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SDG

Mary Daly has died

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New York Times story.

I had to read one of Daly's books in a college philosophy course at SVA. (We read some five to ten pages from the likes of Plato, Augustine, Thomas Aquinas, Pascal, C. S. Lewis, William James and Richard Swinburne -- as well as David Hume, W. K. Clifford, Antony Flew and other skeptics -- but hundreds of pages of Daly.)

It took me awhile to wrap my head around the extent to which Daly's philosophy involved the utter repudiation of maleness as moral or ontological antimatter and the celebration of femaleness as moral or ontological goodness. Daly, I eventually realized, viewed men in a dimmer light than I viewed demons, since in Christian cosmology demons at least used to be good; they are fallen angels, while Daly took a more dualistic view of male evil.

But are men not manifestly capable of virtue? It would seem, in Daly's view, that it's only under the patriarchal system in which men rob and suck goodness out of women that men seem to be capable of goodness. (Presumably the converse would follow: If women are evil, it's only because of the evil influence of men.)

Obviously, then, Daly was a lesbian separatist who viewed lesbian relationships as the only healthy relationships and basically wanted to get rid of men completely. But what about the propagation of the species? Daly blasted Christianity as "necrophilic" or obsessed with death; was it not the apotheosis of such "necrophilia" to argue for a philosophy that, if successful, would wipe out the human race in a single generation? But of course Daly believed that women freed from patriarchal oppression would become capable of parthenogenesis, while men deprived of women would, I don't know, shrivel up and die, or something.

I asked my teacher what Daly would say if a man were to tell her, "I read your book, and you convinced me. What should I do now?" After a moment's thought, my teacher gave the obvious answer: "I guess she would have to say 'Go kill yourself.'" (FWIW, that philosophy prof made an appearance in my review of March of the Penguins.)

When I asked my teacher what SHE thought of Daly's views, she replied that while she was critical of Daly's views in some respects, in one key way her differences with Daly had to do with beliefs that I, as a traditional Christian, would have in COMMON with Daly. I was floored -- I couldn't imagine myself having anything in common with Daly, at least not that could possibly be disputed by any other human being -- and asked her what beliefs she was talking about.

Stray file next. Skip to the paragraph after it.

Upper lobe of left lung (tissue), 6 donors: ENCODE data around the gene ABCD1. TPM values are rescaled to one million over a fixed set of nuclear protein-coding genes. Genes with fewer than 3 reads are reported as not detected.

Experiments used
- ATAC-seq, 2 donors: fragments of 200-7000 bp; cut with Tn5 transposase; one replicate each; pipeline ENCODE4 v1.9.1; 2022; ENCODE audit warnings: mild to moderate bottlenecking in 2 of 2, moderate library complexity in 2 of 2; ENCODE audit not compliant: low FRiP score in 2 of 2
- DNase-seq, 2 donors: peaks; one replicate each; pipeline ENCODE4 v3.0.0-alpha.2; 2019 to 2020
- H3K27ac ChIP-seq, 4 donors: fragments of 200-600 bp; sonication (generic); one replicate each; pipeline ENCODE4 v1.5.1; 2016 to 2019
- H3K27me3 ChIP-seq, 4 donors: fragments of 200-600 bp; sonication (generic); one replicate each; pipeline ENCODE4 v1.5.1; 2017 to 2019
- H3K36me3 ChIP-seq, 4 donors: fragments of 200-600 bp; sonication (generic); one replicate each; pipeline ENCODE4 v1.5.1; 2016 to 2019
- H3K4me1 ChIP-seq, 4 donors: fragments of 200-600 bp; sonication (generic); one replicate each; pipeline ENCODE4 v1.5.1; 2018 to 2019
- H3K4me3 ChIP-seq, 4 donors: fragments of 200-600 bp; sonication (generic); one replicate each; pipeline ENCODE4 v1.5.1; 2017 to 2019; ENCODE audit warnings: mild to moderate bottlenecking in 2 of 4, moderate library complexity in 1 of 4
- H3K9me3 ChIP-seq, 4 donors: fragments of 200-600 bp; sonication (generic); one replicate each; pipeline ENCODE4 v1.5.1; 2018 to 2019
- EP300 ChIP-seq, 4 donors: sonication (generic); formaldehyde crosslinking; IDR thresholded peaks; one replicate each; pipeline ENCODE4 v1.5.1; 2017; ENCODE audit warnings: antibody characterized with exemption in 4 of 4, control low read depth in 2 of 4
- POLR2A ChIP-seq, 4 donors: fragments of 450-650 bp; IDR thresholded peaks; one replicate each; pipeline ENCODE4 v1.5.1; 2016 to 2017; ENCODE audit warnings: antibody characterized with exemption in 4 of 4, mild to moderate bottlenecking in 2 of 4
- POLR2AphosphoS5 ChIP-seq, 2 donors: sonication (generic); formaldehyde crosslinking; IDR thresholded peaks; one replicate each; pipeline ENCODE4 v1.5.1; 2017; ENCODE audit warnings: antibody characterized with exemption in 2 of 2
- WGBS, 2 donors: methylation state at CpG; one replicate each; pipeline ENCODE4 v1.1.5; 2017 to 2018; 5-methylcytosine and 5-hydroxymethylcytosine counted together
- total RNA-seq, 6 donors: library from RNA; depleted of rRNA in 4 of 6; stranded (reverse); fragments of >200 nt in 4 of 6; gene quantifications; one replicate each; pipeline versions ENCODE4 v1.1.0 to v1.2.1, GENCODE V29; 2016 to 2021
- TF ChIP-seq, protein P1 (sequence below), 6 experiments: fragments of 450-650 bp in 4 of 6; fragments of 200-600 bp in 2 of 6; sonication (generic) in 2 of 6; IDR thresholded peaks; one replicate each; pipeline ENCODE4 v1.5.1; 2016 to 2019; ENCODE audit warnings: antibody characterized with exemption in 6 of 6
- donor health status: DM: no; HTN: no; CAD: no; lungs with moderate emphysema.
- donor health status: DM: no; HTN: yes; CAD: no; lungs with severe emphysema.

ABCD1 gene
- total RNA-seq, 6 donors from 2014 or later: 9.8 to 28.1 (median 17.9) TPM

My teacher's response: "If I'm critical of Daly, it's insofar as her views seem overly biologistic to me. She assumes that there are in fact such things as 'men' and 'women.'"

Well, there it is. Me and Mary Daly, arm in arm, against my SVA philosophy prof. There you go.

Edited by SDG

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You know, for all that she was pretty far off in left field in some ways, she had some good points and ideas, too.

While I find myself in disagreement with much of what she said and wrote, I also feel uncomfortable with the subtitle of this post and with several of the points you have made, SDG. Your P.S. on her leaving no immediate survivors seems especially unkind and somewhat bitter.

Maybe her points about men inflicting violence on women (physical and emotional abuse, as well as sexual) could be more closely read and understood? There are very real reasons for there to be pain and animosity, for many women. (Unfortunately, the vast majority of them are never heard by anyone, God excepted...)

fwiw, I guess.

I apologize, Ellen. In all honesty, I didn't foresee my comments making anyone here uncomfortable, and I didn't mean to be provocative in that way in this context. I'll edit my post above.

FWIW, my understanding of Daly's philosophy, which again involved studying hundreds of pages of her work, was filtered through a highly sympathetic source, so I don't think I've misconstrued her. To the best of my knowledge, it is neither unfair nor inaccurate to say that she simply hated and rejected men absolutely and to the point of annihilation, and that this is the basic axis around which her philosophical worldview revolved.